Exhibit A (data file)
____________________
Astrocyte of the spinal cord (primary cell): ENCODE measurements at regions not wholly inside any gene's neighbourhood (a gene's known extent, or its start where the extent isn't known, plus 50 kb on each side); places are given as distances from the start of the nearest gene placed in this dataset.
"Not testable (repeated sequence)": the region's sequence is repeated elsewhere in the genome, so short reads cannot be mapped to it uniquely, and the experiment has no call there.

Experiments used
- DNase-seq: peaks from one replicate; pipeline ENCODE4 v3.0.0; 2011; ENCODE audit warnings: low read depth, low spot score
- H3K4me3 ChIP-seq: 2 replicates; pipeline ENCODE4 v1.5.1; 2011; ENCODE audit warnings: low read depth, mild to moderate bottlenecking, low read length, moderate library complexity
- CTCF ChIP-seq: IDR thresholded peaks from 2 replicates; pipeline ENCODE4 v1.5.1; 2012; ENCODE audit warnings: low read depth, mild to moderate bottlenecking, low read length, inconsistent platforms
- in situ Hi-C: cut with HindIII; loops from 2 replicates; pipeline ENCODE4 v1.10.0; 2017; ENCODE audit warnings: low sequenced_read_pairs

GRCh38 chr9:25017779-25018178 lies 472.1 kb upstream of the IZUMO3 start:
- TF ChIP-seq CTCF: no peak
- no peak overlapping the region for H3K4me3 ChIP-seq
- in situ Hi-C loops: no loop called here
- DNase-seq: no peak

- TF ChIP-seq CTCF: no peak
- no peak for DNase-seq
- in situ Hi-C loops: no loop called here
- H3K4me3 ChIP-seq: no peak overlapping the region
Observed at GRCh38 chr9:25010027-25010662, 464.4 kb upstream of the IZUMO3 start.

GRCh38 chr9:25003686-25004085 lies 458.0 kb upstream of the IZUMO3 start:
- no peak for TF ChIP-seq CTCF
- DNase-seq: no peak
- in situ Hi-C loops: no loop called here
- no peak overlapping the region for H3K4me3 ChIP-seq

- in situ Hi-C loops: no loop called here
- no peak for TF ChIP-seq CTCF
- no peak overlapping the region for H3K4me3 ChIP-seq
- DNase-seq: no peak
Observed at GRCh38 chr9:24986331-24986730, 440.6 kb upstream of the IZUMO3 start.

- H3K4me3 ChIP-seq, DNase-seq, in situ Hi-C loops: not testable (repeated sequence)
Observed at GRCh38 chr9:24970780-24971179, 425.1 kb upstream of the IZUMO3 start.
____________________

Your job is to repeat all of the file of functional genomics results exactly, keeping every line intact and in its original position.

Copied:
Astrocyte of the spinal cord (primary cell): ENCODE measurements at regions not wholly inside any gene's neighbourhood (a gene's known extent, or its start where the extent isn't known, plus 50 kb on each side); places are given as distances from the start of the nearest gene placed in this dataset.
"Not testable (repeated sequence)": the region's sequence is repeated elsewhere in the genome, so short reads cannot be mapped to it uniquely, and the experiment has no call there.

Experiments used
- DNase-seq: peaks from one replicate; pipeline ENCODE4 v3.0.0; 2011; ENCODE audit warnings: low read depth, low spot score
- H3K4me3 ChIP-seq: 2 replicates; pipeline ENCODE4 v1.5.1; 2011; ENCODE audit warnings: low read depth, mild to moderate bottlenecking, low read length, moderate library complexity
- CTCF ChIP-seq: IDR thresholded peaks from 2 replicates; pipeline ENCODE4 v1.5.1; 2012; ENCODE audit warnings: low read depth, mild to moderate bottlenecking, low read length, inconsistent platforms
- in situ Hi-C: cut with HindIII; loops from 2 replicates; pipeline ENCODE4 v1.10.0; 2017; ENCODE audit warnings: low sequenced_read_pairs

GRCh38 chr9:25017779-25018178 lies 472.1 kb upstream of the IZUMO3 start:
- TF ChIP-seq CTCF: no peak
- no peak overlapping the region for H3K4me3 ChIP-seq
- in situ Hi-C loops: no loop called here
- DNase-seq: no peak

- TF ChIP-seq CTCF: no peak
- no peak for DNase-seq
- in situ Hi-C loops: no loop called here
- H3K4me3 ChIP-seq: no peak overlapping the region
Observed at GRCh38 chr9:25010027-25010662, 464.4 kb upstream of the IZUMO3 start.

GRCh38 chr9:25003686-25004085 lies 458.0 kb upstream of the IZUMO3 start:
- no peak for TF ChIP-seq CTCF
- DNase-seq: no peak
- in situ Hi-C loops: no loop called here
- no peak overlapping the region for H3K4me3 ChIP-seq

- in situ Hi-C loops: no loop called here
- no peak for TF ChIP-seq CTCF
- no peak overlapping the region for H3K4me3 ChIP-seq
- DNase-seq: no peak
Observed at GRCh38 chr9:24986331-24986730, 440.6 kb upstream of the IZUMO3 start.

- H3K4me3 ChIP-seq, DNase-seq, in situ Hi-C loops: not testable (repeated sequence)
Observed at GRCh38 chr9:24970780-24971179, 425.1 kb upstream of the IZUMO3 start.